EVOLUTION OF SQUARE DANCING
  Karl Arnold Belser
8 December 2015



“Square dancing? That’s old fashioned and dumb.”

I often hear words similar to these when we, the members of the Committee to Promote Square Dancing (CPSD), are recruiting people to join our square dancing class at the Camden Community Center in the City of San Jose, CA. But is it true? I want to describe how I think that square dancing is evolving.

The square dances done in California by the 1930s migrant workers from Oklahoma that John Steinbeck described in his book The Grapes of Wrath were crude and, I guess, somewhat dumb. There were four couples in a square and the calls telling the dancers what to do were simple. The calls were so easily followed that anyone could do them even if they had never tried square dancing before. Usually only one or two couples did any action at a time and the dancers usually stayed with their partner.

Square dancing evolved into modern western square dancing during the 1950s. It became quite popular after a 1953 TV broadcast showed the new queen of England, Elizabeth II, square dancing. Now many dancers moved at once and the ladies rotated around the square from man to man. This made the dance more social.

The downside for modern western square dancing was that it required several weeks of lessons to learn how to execute the calls. The calling was usually done rapidly so that the dancers might even perspire a little. The motions were fun because of the “body flow” in which opposite people interacted and counterbalanced one another so that the motion was fast and smooth.

Couples-only square dance clubs formed in which people would dance every week. The club I currently dance with is the Rockin’ Jokers that was started in the middle '50s as the Rafter Rockers. It is still going strong, but with major changes to account for the changes in public attitudes and demographics.

By the 1960s many states adopted square dancing as the state folk dance. The US congress even made square dancing the national folk dance for a couple of years in the early ‘60s. Square dancing is still the state folk dance in California and middle school children are required to learn some simple calls.

By the early 1970s interest was waning, but it got revitalized with the advent of singles square dance clubs. This was the era of “the pill” and the sexual revolution. I can remember that even at IBM where I worked, people were getting divorced in epidemic proportions. Some of these people took square dance classes with singles square dance clubs like Sunnyvale Single Squares (SSS) in Silicon Valley. SSS had more than 200 members at its peak. I got divorced during this period, and I was experimenting with various singles activities and singles bars in order to find a new life partner.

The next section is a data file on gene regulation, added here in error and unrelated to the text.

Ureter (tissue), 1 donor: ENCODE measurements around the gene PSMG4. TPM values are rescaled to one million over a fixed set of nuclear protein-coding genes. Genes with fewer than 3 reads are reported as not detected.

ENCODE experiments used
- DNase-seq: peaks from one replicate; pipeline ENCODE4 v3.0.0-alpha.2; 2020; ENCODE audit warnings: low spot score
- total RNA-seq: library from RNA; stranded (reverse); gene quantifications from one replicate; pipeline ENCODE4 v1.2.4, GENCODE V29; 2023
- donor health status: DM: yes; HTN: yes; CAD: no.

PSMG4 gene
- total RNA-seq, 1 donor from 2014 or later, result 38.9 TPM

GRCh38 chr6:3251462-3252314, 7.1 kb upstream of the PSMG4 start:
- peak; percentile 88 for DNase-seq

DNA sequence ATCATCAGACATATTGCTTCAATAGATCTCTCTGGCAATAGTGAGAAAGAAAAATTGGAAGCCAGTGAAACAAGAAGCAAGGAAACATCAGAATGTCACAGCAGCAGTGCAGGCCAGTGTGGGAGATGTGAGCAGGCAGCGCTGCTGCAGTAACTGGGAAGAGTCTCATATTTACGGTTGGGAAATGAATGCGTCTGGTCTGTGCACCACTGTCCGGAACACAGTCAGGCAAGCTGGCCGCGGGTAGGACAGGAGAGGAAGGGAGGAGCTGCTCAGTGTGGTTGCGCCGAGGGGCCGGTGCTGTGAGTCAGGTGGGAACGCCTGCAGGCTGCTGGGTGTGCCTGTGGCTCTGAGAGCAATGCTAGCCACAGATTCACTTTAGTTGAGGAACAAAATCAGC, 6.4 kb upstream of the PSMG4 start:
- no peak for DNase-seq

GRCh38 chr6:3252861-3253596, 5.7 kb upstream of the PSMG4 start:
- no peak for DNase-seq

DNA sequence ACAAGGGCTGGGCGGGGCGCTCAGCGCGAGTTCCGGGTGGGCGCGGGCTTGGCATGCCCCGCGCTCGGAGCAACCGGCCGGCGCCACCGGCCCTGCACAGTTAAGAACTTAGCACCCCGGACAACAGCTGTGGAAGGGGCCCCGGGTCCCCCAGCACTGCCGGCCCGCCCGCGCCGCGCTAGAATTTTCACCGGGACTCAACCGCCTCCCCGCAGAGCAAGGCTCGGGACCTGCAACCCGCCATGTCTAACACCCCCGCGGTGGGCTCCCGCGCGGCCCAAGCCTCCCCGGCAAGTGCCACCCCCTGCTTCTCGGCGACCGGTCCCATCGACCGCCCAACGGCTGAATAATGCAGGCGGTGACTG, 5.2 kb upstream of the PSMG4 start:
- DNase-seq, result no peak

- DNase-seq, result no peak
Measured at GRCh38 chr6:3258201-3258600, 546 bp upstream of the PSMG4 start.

I learned to square dance in San Jose in 1985 at the recommendation from my electronics technician. He said “You’ll meet many single women” at the Bachelor & Bachelorettes (Bs and Bs) class for single dancers. My tech knew that I had been single for several years without finding a compatible girlfriend. I was not alone. Many single men and women were prospecting, and this is probably why the Sunnyvale Singles and Bs and Bs clubs were so large.

Even though the singles clubs were doing well, the couples only clubs were in many cases struggling. By the end of the 1980s even singles square dancing was declining in membership. I suspect that part of the reason was the advent of AIDS and other venereal diseases. The sexual revolution in square dancing was a mere decade long splash. However, I found my life partner, Jackie.

The other factor that affected entry-level square dance activities was the popularity of advanced-level and challenge-level square dancing. Many people looked down upon the plus-level clubs. There was “status” in being an advanced dancer. I think the status factor encouraged many of the best and brightest dancers to not participate in the plus-level clubs. This meant that the plus-level clubs did not have a large number of potential leaders, and I think that part of the entry level membership decline was simply poor leadership. Further the entry-level clubs did not like the fact that their classes were just a stepping stone for people to move to higher levels. Hence they were not motivated to train new dancers. 

Jackie and I joined the Rafter Rockers in the late 1990s. Rafter Rockers had been one of the largest couples-only clubs in the San Jose area. The club made tentative steps to continue to include members whose husbands or wives had died but it did not accept singles. The Beaus and Bows club was a singles and couples club. We noted that they consistently had a large membership when other couples clubs were shrinking.